As the 76ers’ first-round pick this season, Thaddeus Young was expected to be more of a project than immediate contributor. Just 19 years of age and with a wispy 6-8 frame, Young will need some time to bulk up before he can truly hang with the stronger NBA forwards. And while Young’s offensive game showed improvement last year at Georgia Tech, he still needs polish there. But his extremely quick feet and hands make Young a solid defender already, although at 210 lbs he can’t bang with many people underneath. Additionally, it’s not very plausible to have franchise player Andre Iguodala, last year’s first-round pick Rodney Carney and Young on the floor at the same time. Basically, we didn’t expect to see too much of Thaddeus this season, but he’s changing our mind.
After reaching double-digit points only once in all of November and December, Young started to show flashes of offense in 2008. In January he had six double-digit scoring games. He was inserted into the starting lineup for February and has responded with impressive averages of 11.9 points, 6.6 rebounds and 1 steal on a very clean 59.7% FGs and 75% FTs in 31 minutes per game. He’s clearly leapfrogged Carney in the rotation and figures to log heavy minutes for a Philadelphia team that is suddenly in the playoff picture. The 76ers have now won five straight games and seven of their last ten, and the lefty’s play has been a big part of their recent success.
Louis Williams, G, Philadelphia 76ers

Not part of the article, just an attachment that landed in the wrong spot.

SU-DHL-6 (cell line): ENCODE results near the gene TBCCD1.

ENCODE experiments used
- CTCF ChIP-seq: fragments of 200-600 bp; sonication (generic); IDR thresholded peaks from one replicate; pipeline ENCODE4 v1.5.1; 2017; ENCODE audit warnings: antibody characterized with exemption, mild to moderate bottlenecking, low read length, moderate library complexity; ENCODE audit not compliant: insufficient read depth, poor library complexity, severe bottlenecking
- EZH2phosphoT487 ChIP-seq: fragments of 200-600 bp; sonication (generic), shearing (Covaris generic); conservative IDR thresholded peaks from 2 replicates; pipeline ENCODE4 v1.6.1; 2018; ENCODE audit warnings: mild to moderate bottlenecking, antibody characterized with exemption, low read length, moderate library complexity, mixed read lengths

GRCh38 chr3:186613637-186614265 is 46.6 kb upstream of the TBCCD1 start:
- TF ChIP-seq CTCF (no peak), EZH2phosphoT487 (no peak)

We wrote about Mr. Williams for our Untapped Potential piece a few weeks back. As we mentioned, Williams was a member of the McDonald’s All-American East Team and the Naismith Prep Player of the Year as the nation’s top high schooler before he was drafted in 2005. He’s always had great potential. We love Sweet Lou’s quicks and natural scoring ability, and he’s going to be an 18+ PPG player in the next couple of seasons. He may not be quite as good on defense and around the basket, but Williams is a lot like Monta Ellis in Golden State. Pure scorer, former second-round pick, shows flashes of brilliance and is so lightning quick that he’ll be impossible to stop once defenders have to honor his jumper.
After the Kyle Korver trade a lot of minutes have opened up for young guys in Philly like Young and Williams, and they have responded well. February has been the finest month of Williams’ career with averages of 11.3 points, 2.9 assists, 1 steal and nearly 1 three per game on a very respectable 44.8% FGs and 84.6% FTs. Look for Williams to continue to improve and mature as the season wears on no matter what, but we also suspect an Andre Miller trade could be on the horizon, in which case Williams could explode if given 30+ minutes per game.
Kirk Hinrich, PG, Chicago Bulls
Poor Hinrich. He’s the lone “proven veteran” on this list — there are certainly others in the same predicament out there, they’re just not mentioned here — who finds himself having to re-establish himself all over again after having an absolutely dismal start to the season. Just how bad has it been for the fifth-year guard? His field-goal percentage, three-point percentage, points, assists, and steals are all down compared to last season, though to his credit the turnovers have stayed under control (2.4/per). But beyond the raw stats, Hinrich has not stepped up and become a leader for the Bulls like many thought he would… and this team needs someone to assume that role in the worst way.
To be fair, various injuries have limited him (as well as teammates Ben Gordon and Luol Deng), not to mention locker room issues and a coaching change. As guys presumably get healthy and the team works through its kinks, we think Hinrich will settle down and elevate his game back to where it should be. He’s too good not to. Captain Kirk has come off the bench for the last two games with Chris Duhon playing well, but that won’t last. And Hinrich has shown signs of awakening with a couple of 30+ point and 8+ assist outbursts over the last month.